Carestream Dental Provides RVG Sensors for Dentistry from Our Hearts Event

At Forest Dental Care, located in Lynchburg, Va., community service is ingrained into the practice philosophy. Since 2006, the entire team—which now includes four doctors, 10 hygienists, one office manager, 12 business employees and six assistants—has come together each year to provide free dental care to members of their community.

“We began by partnering with Dentistry from the Heart, a nationwide organization that organizes non-profit events,” said Amy DiGregorio, dental hygienist at Forest Dental Care. “In 2014, we decided to spin off the event into our own non-profit event—and Dentistry from Our Hearts was created.”

This year’s event—held Sept. 12, 2015—saw more than 200 patients walk through the door for dental care. While many non-profit dentistry events have financial requirements for patients, Dentistry from Our Hearts welcomes everyone, from the insured and under-insured to those with no insurance at all. To streamline the process, cleaning, fillings and extractions are the three services offered that day. Dentistry from Our Hearts also partnered with five local oral surgeons to provide care.

Technology has played a critical role in the event’s workflow. In the past, film was used to capture patient images; however, the team started using digital sensors in 2014. At first, there were not enough sensors to triage patients. This year, Carestream Dental provided four RVG sensors for imaging to expedite the triage process.

“We started at 5 a.m. this year and were able to triage all 200 patients in approximately three hours,” said DiGregorio. “We were just blown away by how quickly it went. It helps when planning next year’s event to know that we can see even more patients thanks to the speed of triaging.”

Planning a non-profit event of this scale takes work—in fact, DiGregorio said that she started planning for 2016 the day after this year’s event ended.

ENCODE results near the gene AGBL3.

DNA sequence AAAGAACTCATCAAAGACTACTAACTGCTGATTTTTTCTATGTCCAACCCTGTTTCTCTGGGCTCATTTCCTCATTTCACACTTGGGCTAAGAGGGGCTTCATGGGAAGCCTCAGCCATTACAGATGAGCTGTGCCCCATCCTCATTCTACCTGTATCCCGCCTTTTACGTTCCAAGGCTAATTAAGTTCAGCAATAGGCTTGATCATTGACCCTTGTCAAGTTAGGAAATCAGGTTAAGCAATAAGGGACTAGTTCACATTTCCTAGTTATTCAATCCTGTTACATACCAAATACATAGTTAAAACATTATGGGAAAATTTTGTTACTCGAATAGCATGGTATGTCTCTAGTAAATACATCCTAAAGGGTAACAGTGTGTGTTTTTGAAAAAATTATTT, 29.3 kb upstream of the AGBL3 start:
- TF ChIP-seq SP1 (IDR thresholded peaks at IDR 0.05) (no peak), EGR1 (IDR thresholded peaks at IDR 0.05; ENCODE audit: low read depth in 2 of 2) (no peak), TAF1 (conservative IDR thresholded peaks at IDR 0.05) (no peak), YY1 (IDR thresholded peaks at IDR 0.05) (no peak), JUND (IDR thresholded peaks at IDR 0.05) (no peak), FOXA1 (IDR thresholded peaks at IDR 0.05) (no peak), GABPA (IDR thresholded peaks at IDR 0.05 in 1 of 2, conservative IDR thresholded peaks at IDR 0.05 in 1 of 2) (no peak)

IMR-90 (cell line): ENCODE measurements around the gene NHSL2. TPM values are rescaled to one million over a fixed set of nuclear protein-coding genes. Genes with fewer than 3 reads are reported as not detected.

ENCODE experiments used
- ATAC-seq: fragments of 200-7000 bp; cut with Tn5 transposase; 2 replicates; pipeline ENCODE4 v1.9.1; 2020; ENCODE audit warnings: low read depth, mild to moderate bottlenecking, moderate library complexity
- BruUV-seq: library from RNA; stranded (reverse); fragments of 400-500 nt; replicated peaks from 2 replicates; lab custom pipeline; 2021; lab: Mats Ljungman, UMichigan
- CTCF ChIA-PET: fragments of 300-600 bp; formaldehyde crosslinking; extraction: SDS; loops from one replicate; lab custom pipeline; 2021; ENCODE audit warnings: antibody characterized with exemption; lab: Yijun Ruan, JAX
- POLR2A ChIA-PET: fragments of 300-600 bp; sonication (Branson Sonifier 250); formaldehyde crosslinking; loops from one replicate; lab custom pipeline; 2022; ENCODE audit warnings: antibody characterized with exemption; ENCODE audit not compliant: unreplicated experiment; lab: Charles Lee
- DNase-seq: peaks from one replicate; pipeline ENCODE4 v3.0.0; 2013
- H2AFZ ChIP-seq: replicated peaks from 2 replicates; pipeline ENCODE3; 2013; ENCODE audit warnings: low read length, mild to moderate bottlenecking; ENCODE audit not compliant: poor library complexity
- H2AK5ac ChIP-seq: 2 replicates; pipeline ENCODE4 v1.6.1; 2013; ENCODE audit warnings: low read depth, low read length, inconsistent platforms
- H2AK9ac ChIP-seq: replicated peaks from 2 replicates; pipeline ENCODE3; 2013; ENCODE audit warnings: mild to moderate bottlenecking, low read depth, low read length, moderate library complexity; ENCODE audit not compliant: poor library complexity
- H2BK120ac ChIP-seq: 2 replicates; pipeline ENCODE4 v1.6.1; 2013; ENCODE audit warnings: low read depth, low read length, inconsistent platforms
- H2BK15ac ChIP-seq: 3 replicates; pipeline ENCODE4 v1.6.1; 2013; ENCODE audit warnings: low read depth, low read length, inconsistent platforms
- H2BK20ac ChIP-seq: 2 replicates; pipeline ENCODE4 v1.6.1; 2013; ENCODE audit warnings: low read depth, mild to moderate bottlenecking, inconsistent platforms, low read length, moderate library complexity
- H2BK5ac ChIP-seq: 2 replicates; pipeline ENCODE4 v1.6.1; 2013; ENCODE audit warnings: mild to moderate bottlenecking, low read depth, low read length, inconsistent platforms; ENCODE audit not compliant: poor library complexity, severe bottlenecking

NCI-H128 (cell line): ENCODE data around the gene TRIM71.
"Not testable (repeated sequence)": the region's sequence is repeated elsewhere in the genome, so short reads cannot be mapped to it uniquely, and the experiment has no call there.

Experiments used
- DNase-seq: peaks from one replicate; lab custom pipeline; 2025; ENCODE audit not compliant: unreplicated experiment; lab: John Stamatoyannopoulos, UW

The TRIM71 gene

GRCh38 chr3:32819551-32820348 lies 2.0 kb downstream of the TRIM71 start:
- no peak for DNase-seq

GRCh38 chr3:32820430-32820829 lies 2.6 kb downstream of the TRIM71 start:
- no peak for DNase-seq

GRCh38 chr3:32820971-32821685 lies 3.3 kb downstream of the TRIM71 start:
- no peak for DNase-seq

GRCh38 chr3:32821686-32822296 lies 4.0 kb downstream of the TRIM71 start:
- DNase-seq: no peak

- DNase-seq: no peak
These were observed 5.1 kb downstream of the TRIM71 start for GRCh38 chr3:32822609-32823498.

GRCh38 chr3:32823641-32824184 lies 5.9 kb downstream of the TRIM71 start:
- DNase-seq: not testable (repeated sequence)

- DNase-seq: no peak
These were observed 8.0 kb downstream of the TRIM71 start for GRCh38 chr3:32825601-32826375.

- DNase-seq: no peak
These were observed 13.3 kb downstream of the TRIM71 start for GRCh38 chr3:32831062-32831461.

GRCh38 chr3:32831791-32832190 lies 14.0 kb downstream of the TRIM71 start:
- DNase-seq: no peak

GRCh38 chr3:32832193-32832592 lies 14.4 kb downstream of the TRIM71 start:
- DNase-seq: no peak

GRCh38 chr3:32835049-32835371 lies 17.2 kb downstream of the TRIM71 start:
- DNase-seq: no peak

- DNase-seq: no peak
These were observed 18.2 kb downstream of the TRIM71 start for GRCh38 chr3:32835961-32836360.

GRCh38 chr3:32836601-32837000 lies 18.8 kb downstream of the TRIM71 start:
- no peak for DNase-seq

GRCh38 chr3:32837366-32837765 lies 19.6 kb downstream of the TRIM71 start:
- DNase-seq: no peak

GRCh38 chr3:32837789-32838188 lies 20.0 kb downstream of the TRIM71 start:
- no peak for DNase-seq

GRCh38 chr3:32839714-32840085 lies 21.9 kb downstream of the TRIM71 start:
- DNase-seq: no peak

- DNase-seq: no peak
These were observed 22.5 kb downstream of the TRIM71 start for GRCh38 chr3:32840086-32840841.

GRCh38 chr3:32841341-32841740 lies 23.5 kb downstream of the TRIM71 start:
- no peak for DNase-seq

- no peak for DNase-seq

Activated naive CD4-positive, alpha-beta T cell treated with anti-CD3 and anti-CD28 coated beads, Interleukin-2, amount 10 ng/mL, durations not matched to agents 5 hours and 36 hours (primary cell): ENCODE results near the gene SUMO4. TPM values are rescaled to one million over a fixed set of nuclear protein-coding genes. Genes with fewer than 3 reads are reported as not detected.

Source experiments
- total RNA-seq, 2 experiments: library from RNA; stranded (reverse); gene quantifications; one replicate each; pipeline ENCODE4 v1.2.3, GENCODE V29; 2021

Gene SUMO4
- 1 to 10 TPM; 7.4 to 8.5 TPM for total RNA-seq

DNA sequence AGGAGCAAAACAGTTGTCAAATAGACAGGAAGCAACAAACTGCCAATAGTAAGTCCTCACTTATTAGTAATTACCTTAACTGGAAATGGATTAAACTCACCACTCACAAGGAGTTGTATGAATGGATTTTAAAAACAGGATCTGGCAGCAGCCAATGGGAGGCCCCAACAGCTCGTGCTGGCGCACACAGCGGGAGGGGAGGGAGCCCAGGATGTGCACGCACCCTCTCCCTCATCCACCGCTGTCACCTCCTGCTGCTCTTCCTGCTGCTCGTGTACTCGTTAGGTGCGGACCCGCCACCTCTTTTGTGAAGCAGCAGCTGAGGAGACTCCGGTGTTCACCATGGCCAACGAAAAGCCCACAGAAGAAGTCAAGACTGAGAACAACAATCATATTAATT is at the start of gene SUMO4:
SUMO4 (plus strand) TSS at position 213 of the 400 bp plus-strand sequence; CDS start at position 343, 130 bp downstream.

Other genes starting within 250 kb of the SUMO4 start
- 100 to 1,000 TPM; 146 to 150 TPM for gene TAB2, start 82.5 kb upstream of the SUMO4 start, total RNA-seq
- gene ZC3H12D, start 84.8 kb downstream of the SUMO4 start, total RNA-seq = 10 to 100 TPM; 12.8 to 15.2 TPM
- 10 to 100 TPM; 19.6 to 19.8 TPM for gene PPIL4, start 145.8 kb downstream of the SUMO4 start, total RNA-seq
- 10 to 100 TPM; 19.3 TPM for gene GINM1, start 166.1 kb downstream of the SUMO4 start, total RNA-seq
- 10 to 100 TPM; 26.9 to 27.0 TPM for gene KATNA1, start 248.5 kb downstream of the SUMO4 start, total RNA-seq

“All supplies—from food to practice equipment—were donated by corporate sponsors,” said DiGregorio. “It can take time to work with companies to ensure we have everything to meet the patients’ needs.”

Practices interested in performing their own non-profit dentistry could benefit from Forest Dental Care’s example. DiGregorio said that the most important thing is that dedication to community service needs to come from leadership. Doctors should tell their team that this is the standard of what the practice will commit to, and that each member of the team must participate.

In addition, DiGregorio recommends starting small. Forest Dental Care began by targeting a local afterschool program to offer oral healthcare and then built on that momentum. After seeing the value of their contributions, they progressed to the Dentistry from Our Hearts event.

The event has become important not just to the practice staff, but to the community as well.

“What stands out to me is that we have patients come back year after year, so they will eventually get their dental matters fixed,” said DiGregorio, “It definitely made me see what a need there is in our community for care, especially for those who have no other options for dentistry.”

Carestream Dental Newsroom


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